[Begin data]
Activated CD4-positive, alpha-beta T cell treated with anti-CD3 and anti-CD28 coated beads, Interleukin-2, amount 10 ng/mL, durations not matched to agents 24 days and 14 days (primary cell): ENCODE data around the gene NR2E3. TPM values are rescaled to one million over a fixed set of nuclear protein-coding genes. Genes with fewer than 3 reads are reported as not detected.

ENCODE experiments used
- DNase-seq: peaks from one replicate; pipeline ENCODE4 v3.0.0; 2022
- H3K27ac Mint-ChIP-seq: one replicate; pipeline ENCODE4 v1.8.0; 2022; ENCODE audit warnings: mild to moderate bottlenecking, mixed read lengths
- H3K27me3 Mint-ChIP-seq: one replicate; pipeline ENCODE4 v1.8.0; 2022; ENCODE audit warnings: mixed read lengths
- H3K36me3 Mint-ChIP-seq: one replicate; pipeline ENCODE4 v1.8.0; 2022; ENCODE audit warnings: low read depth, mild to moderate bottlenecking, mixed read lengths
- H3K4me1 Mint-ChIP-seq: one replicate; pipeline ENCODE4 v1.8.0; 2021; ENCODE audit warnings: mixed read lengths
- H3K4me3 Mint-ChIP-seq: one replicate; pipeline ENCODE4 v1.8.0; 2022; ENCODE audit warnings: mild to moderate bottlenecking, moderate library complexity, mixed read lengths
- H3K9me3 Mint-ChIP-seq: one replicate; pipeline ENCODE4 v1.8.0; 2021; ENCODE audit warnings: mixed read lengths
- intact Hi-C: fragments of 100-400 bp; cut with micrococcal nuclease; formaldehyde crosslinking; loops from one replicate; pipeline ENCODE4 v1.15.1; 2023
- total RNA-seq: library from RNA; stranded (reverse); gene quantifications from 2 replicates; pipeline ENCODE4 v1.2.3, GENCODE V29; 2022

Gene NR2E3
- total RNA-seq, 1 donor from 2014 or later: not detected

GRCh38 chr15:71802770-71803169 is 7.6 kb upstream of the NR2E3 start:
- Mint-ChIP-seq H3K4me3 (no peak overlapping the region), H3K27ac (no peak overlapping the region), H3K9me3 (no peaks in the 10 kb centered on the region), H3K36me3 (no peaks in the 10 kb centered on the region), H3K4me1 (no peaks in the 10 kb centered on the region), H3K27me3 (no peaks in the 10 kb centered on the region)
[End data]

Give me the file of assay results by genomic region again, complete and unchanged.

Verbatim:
Activated CD4-positive, alpha-beta T cell treated with anti-CD3 and anti-CD28 coated beads, Interleukin-2, amount 10 ng/mL, durations not matched to agents 24 days and 14 days (primary cell): ENCODE data around the gene NR2E3. TPM values are rescaled to one million over a fixed set of nuclear protein-coding genes. Genes with fewer than 3 reads are reported as not detected.

ENCODE experiments used
- DNase-seq: peaks from one replicate; pipeline ENCODE4 v3.0.0; 2022
- H3K27ac Mint-ChIP-seq: one replicate; pipeline ENCODE4 v1.8.0; 2022; ENCODE audit warnings: mild to moderate bottlenecking, mixed read lengths
- H3K27me3 Mint-ChIP-seq: one replicate; pipeline ENCODE4 v1.8.0; 2022; ENCODE audit warnings: mixed read lengths
- H3K36me3 Mint-ChIP-seq: one replicate; pipeline ENCODE4 v1.8.0; 2022; ENCODE audit warnings: low read depth, mild to moderate bottlenecking, mixed read lengths
- H3K4me1 Mint-ChIP-seq: one replicate; pipeline ENCODE4 v1.8.0; 2021; ENCODE audit warnings: mixed read lengths
- H3K4me3 Mint-ChIP-seq: one replicate; pipeline ENCODE4 v1.8.0; 2022; ENCODE audit warnings: mild to moderate bottlenecking, moderate library complexity, mixed read lengths
- H3K9me3 Mint-ChIP-seq: one replicate; pipeline ENCODE4 v1.8.0; 2021; ENCODE audit warnings: mixed read lengths
- intact Hi-C: fragments of 100-400 bp; cut with micrococcal nuclease; formaldehyde crosslinking; loops from one replicate; pipeline ENCODE4 v1.15.1; 2023
- total RNA-seq: library from RNA; stranded (reverse); gene quantifications from 2 replicates; pipeline ENCODE4 v1.2.3, GENCODE V29; 2022

Gene NR2E3
- total RNA-seq, 1 donor from 2014 or later: not detected

GRCh38 chr15:71802770-71803169 is 7.6 kb upstream of the NR2E3 start:
- Mint-ChIP-seq H3K4me3 (no peak overlapping the region), H3K27ac (no peak overlapping the region), H3K9me3 (no peaks in the 10 kb centered on the region), H3K36me3 (no peaks in the 10 kb centered on the region), H3K4me1 (no peaks in the 10 kb centered on the region), H3K27me3 (no peaks in the 10 kb centered on the region)